When Liberties Collide

A Different View of the Cheerleaders Bible Banners Controversy

This past week trouble was a brewin’ in an east Texas school. See this link for the background:

Cheerleader Story

It’s a classic case of what some would say is a conflict between 1st Amendment rights…if one uses the widely accepted misinterpreted “Establishment Clause”. Freedom of Expression and Freedom of Religion at battle with Freedom from Expression and Freedom from Religion. My purpose here is not to rewrite a proper interpretation of the Constitution. You can read it yourself and ask questions like, “What do the words ‘Congress shall not…’ mean. No, for me it is a settled issue.

But I do have several issues.
Fan 1: “Oh, can you believe that! Look at what they did! You can’t have those players coming through that paper with those bible sayings on them!!”
Fan 2: “Why not?”
Fan 1: “Cause it offends me and the Constitution demands a separation of church and state.”
Fan 2: “What offends you?”
Fan 1: “Them forcing their religion on me.”
Fan 2: “Forcing? How?”
Fan 1: “By having those words on that sign.”
Fan 2: “Do you believe those words?”
Fan 1: “No!”
Fan 2: “Are you saying those words have some special ‘power’ of control over your mind?”
Fan 1: “No.”
Fan 2: “So to you, those words are just letters on paper that really have no meaning to you, are not going to control you, and really don’t matter.”
Fan 1: “Exactly!”
Fan 2: “Then exactly how can you be offended?”
Fan 1: “I just am.”

Fan 3: “Do you see that? That sign over there with that reference to a bible passage?”
Fan 4: “Yep. What about it?”
Fan 3: “It offends me.”
Fan 4: “Really? What offends you?”
Fan 3: “That it is there.”
Fan 4: “What is there?”
Fan 3: “That obvious attempt to force their religion down my throat by placing that bible reference on that sign.”
Fan 4: “And what is that reference referencing?”
Fan 3: “I don’t know. I don’t read the bible. I don’t believe any of it.”
Fan 4: “Any? So you think it’s a good idea that I hurt you right now?”
Fan 3: “What? Why would you say that?”
Fan 4: “Cause the reference they wrote is Matthew 5:19 which says to honor your father and mother and love your neighbor as yourself.”
Fan 3: “Oh….well they still can’t do that. Separation of church and state.”

In the two examples above, I have culminated the two most prominent “discussions” I was involved in in the comments section on some of the news web pages of this story. I was completely amazed that most of the individuals who were against the verses did not know why they were offended…or if their so-called offended conscience was grounded in reality. But alas, as a last resort when faced with the possibility of looking really stupid, separation of church and state became the cry. This of course only confirmed the possibility in my mind.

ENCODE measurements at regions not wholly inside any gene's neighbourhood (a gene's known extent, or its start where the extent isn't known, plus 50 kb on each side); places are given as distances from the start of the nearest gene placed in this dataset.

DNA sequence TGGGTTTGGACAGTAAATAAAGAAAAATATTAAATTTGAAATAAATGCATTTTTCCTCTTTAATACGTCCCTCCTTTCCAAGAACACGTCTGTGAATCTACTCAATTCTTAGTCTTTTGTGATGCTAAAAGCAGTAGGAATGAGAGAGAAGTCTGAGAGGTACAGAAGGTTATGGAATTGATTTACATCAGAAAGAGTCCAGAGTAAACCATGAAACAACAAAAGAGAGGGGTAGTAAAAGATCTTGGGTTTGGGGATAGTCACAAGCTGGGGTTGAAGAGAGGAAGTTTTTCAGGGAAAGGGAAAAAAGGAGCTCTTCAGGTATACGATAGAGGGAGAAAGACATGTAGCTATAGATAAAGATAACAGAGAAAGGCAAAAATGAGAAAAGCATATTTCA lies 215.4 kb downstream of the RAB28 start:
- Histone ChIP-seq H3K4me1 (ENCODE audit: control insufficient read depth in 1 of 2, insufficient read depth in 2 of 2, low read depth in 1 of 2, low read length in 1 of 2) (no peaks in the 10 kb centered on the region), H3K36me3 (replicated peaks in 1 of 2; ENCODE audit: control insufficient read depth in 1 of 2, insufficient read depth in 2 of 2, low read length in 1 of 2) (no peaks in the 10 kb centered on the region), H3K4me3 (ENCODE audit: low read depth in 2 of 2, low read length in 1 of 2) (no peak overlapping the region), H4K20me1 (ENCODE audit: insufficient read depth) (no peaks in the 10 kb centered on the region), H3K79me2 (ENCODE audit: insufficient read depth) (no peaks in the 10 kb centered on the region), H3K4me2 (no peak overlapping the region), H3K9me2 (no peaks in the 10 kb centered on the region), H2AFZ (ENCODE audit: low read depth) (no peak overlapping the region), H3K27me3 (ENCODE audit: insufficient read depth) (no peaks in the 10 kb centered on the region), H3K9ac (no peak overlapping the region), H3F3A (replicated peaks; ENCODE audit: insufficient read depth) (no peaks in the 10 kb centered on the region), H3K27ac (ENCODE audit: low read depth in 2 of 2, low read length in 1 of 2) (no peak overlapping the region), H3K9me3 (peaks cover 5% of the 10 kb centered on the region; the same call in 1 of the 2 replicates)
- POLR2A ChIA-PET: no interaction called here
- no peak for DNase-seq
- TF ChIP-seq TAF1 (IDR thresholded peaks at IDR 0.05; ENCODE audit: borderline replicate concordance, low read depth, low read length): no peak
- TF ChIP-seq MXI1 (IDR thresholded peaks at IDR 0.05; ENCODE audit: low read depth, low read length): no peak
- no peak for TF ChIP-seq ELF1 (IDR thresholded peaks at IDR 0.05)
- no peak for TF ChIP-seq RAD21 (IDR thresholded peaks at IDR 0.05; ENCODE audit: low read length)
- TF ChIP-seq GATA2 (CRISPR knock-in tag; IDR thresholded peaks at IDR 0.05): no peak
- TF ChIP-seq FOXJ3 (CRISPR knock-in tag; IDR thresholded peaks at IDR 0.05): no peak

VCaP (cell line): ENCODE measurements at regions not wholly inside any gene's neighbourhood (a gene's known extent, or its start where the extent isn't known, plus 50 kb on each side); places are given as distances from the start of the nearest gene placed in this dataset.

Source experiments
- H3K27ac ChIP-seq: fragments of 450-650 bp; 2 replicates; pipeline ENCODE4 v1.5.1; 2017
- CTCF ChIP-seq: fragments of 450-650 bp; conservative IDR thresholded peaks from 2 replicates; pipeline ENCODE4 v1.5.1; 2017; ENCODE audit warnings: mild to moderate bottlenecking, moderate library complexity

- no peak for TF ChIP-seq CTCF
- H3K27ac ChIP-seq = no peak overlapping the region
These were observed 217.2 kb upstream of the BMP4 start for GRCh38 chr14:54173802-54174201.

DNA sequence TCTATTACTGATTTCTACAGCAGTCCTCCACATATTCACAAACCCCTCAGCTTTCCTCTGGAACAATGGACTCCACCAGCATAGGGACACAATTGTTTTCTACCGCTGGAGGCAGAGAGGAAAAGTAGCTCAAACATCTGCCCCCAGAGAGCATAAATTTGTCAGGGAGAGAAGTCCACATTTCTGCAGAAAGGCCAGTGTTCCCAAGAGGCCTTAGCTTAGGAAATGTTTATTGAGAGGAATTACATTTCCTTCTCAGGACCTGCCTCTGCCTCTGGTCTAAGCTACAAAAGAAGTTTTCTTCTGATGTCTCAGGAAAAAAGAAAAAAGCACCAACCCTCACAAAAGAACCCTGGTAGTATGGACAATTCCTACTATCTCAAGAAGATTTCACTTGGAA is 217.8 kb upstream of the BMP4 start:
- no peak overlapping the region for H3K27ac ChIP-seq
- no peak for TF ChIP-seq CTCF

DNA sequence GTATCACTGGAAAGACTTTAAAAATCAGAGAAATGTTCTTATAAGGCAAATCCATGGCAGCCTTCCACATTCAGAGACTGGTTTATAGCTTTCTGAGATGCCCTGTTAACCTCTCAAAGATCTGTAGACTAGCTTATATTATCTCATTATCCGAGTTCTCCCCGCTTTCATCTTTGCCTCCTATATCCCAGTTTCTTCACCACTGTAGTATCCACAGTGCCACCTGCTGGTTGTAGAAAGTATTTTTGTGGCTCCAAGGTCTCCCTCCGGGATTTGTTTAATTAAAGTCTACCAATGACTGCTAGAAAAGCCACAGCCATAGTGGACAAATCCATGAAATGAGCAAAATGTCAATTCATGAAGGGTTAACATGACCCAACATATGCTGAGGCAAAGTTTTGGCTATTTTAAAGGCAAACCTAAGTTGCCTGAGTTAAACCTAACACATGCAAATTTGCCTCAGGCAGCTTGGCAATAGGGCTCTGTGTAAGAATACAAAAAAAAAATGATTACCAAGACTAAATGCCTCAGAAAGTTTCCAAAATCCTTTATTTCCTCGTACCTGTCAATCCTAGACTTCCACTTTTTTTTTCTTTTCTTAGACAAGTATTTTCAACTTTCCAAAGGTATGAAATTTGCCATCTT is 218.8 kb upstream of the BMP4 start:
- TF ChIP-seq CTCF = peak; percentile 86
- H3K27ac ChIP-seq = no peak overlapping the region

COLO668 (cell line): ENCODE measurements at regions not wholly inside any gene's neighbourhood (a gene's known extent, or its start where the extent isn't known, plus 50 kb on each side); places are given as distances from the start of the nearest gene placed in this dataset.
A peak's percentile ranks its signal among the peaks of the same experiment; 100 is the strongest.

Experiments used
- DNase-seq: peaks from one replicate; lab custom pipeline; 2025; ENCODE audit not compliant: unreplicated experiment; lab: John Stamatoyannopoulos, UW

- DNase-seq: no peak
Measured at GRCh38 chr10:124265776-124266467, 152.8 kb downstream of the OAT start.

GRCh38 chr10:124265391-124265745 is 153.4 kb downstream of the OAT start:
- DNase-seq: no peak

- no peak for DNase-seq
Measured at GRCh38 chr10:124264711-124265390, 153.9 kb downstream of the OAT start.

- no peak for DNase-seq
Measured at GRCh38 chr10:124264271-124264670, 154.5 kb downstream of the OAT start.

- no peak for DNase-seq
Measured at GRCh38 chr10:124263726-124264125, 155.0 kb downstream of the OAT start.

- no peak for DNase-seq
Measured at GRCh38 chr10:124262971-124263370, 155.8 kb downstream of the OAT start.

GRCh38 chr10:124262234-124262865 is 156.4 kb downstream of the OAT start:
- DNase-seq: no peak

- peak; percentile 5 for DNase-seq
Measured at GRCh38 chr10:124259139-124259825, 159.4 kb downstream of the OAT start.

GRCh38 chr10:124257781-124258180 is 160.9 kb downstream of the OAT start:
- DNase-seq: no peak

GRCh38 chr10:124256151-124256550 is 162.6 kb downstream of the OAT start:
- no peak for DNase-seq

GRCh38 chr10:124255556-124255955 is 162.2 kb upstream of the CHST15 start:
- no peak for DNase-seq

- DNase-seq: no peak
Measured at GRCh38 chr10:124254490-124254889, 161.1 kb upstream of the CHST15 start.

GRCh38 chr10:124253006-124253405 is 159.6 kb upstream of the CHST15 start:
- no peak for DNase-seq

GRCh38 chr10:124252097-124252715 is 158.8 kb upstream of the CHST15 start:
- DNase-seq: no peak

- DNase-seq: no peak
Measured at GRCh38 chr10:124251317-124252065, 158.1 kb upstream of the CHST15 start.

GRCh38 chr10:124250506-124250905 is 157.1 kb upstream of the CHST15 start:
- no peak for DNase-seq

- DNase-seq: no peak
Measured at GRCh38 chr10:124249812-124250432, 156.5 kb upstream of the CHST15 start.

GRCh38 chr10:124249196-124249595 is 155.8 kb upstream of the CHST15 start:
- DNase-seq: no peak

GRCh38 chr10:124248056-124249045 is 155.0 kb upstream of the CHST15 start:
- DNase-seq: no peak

My main issue though is with the cheerleaders themselves. Constitutionally I’m with them all the way. They have the right to express themselves however they deem fit…even if I don’t agree. One debater accused me of being a hypocrite because he assumed that as a Christian I would be against it if the signs were in Arabic and were preaching Islam. Nope Go ahead. You have that right. I can choose not to be affected and controlled emotionally and physically by words I do not agree with.

My concern is with biblical accountability. Is what is written, written doctrinally correct, and for the right reasons? A Google image search will turn up many of the signs the girls wrote. Here’s one of them, “But thanks be to God, which gives us victory through our Lord Jesus Christ.” The context of the verse is the victory given to us over death and the power of sin in our lives by Christ’s sacrificial death. But to take that verse, alone, and put it on a paper banner for football players to smash through all hyped up to pummel their opponent and rise to victory is irresponsible. Blasphemous even.

It may not have been their intention. They really may have thought they were spreading the Gospel. But that verse alone does not convey the Gospel. In the context of a football game, in the way it is used, it conveys something different. “I can do ALL things through Christ which strengthens me.” Does that imply that Jesus is going to give your team the strength to win? But what if the other team are Christians as well, and they prayed that verse? With that application of that verse, one team will falsely be affirmed that Jesus gave them victory. The other team will think Jesus let them down.

So in the end, what may be Constitutionally right and true, liberty at its finest…may collide with what we assume we do within our Christian Liberty. We need to check our motives, for under the guise of “our right to spread the word”, what we may actually be doing is ethically wrong.

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